Lying requires good brains, study says

Looking into the brains of cheaters and liars, neuroscientists have found abnormalities in the area that controls higher thinking.

Pathological liars have less gray matter and more white matter in their prefrontal cortex, according to a report in the October issue of the British Journal of Psychiatry. Gray matter consists of the cells that do the thinking, while white matter consists of the cells that connect them.

"Our argument is that the more networking there is in the prefrontal cortex, the more the person has an upper hand in lying," said study co-author Adrian Raine, a professor of psychology at the University of Southern California (USC). "Their verbal skills are higher. They almost have a natural advantage."

This is the first report on structural brain abnormalities in pathological liars, the USC researchers said, reports the Forbes.

Lying is hard work and these brains may be better equipped to handle it, the researchers said.

"Lying is cognitively complex," said USC psychologist Adrian Raine, the senior scientist on the research project. "It is not easy to lie. It is certainly more difficult than telling the truth. Some people have a biological advantage in lying. It gives them a slight edge."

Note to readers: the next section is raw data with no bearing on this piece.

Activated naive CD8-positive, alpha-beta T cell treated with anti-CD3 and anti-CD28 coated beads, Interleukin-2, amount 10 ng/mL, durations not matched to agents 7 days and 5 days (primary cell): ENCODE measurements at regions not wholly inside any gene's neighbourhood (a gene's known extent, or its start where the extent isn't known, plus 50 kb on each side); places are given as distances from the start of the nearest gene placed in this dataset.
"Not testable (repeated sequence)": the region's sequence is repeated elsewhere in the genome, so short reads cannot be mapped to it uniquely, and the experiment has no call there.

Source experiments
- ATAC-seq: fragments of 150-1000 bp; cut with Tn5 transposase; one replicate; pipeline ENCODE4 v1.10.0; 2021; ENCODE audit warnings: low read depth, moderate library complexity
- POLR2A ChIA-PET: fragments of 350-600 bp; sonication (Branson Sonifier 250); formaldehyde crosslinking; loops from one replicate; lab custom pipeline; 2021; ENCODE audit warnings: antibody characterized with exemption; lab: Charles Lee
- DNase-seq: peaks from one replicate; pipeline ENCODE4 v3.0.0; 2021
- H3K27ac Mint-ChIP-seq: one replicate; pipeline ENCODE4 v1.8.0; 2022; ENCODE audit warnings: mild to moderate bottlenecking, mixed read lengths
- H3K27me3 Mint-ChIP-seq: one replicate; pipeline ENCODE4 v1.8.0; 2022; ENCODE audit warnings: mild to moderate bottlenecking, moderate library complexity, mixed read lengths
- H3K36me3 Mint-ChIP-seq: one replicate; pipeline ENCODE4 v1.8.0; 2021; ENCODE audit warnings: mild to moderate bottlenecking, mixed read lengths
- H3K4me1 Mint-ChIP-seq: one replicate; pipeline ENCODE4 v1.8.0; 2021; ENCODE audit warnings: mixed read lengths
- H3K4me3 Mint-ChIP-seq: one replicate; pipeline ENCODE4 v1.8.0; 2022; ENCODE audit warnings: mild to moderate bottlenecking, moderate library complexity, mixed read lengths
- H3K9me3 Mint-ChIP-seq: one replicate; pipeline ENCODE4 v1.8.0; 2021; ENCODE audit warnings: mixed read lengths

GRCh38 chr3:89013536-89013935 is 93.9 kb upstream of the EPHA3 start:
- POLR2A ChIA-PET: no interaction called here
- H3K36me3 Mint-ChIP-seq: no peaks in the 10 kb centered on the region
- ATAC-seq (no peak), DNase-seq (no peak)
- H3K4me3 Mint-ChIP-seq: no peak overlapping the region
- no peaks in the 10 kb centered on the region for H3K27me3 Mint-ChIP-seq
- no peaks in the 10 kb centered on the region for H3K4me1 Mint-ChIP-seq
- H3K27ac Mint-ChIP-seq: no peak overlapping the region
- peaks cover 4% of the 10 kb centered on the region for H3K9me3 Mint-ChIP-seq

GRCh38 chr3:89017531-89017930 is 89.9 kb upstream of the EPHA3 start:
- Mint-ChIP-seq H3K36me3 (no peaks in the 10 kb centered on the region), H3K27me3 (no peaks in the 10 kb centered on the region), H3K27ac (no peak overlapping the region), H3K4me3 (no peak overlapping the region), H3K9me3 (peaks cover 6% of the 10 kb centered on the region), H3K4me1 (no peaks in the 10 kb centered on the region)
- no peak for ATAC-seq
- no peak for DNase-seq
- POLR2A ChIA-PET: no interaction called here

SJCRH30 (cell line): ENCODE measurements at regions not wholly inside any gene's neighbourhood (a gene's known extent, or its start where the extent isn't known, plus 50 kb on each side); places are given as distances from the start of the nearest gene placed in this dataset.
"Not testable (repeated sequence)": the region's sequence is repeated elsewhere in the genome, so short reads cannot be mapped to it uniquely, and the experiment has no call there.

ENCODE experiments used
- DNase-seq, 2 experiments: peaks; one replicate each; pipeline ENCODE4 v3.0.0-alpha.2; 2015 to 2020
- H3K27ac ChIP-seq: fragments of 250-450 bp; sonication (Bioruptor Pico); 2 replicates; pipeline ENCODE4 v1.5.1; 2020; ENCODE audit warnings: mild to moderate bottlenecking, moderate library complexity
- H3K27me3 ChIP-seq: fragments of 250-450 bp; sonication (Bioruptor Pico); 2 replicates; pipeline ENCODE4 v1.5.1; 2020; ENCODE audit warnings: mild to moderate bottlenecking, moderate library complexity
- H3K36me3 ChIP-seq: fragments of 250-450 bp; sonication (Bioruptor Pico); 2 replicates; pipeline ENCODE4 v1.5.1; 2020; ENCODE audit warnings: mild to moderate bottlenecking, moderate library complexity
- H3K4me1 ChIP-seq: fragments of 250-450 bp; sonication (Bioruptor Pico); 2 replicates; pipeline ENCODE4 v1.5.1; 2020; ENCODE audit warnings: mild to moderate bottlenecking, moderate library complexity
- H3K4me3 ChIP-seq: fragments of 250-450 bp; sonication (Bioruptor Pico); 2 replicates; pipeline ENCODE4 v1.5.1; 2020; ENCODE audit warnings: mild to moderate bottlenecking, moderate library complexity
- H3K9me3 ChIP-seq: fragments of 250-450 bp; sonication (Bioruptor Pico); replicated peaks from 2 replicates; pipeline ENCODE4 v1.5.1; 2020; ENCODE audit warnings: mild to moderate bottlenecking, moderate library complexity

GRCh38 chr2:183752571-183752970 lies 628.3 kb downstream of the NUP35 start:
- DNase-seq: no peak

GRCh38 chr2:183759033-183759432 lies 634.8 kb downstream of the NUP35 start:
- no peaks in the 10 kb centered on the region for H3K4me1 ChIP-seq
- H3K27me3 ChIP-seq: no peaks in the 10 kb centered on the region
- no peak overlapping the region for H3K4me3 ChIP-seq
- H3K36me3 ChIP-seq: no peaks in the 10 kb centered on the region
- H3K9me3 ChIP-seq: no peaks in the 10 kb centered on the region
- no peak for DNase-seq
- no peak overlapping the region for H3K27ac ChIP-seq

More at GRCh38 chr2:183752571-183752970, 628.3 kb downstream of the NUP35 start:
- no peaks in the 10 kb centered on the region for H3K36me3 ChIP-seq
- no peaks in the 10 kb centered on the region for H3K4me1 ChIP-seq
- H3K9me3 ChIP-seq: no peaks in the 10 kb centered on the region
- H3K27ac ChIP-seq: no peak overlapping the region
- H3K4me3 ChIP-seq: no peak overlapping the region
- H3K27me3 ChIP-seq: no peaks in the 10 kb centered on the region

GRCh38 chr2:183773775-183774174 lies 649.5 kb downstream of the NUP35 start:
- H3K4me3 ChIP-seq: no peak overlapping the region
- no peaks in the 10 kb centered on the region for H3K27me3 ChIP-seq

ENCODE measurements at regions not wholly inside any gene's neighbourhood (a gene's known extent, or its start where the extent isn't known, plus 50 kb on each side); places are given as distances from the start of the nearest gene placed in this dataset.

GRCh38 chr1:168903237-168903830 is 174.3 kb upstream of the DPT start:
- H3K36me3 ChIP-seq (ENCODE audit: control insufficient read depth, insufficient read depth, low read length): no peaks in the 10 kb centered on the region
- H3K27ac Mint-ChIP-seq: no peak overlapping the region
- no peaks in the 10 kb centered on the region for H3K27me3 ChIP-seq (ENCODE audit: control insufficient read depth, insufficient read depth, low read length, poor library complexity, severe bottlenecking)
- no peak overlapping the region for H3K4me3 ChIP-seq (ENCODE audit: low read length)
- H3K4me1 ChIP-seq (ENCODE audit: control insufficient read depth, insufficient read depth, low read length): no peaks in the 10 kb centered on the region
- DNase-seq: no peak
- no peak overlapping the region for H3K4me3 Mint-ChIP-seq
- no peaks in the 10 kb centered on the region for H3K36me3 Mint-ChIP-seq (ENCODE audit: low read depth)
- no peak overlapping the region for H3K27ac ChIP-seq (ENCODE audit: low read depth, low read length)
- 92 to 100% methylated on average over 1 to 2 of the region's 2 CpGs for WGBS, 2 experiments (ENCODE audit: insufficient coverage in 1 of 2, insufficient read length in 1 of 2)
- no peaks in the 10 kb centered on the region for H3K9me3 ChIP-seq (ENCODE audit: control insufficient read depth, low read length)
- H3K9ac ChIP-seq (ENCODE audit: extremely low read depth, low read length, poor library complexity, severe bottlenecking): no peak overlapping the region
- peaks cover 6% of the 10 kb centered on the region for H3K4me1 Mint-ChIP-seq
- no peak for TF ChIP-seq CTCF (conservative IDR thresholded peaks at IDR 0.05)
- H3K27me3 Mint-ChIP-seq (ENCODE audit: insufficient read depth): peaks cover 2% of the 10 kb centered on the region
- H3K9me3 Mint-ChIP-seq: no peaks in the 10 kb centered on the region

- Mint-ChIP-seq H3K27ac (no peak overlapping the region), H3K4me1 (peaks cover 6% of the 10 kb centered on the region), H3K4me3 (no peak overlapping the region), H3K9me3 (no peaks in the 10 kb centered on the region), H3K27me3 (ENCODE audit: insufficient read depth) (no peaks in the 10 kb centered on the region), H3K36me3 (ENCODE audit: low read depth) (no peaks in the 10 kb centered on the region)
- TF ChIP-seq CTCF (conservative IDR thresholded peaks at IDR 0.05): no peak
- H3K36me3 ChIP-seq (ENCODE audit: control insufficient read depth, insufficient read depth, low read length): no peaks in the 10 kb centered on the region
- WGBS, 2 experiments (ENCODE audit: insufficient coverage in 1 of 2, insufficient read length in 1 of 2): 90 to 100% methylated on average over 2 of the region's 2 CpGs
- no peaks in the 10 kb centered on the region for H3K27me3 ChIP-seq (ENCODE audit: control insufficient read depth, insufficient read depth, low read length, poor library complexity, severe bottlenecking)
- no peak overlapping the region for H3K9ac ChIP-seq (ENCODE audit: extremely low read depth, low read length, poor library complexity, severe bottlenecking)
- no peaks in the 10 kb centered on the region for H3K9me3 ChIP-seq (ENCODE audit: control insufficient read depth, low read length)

The researchers recruited 108 volunteers, then sorted them into groups based on psychological tests designed to determine how often they lied. The volunteers were then scanned using magnetic structural imaging to obtain detailed anatomical images of their brain tissue.

The group of compulsive liars had 25.7% more white matter in the prefrontal cortex and 14.2% less gray matter than the normal control group.

"To our knowledge, it is the first imaging study on people who lie, cheat and deceive as a group," Raine said, informs LA Times.


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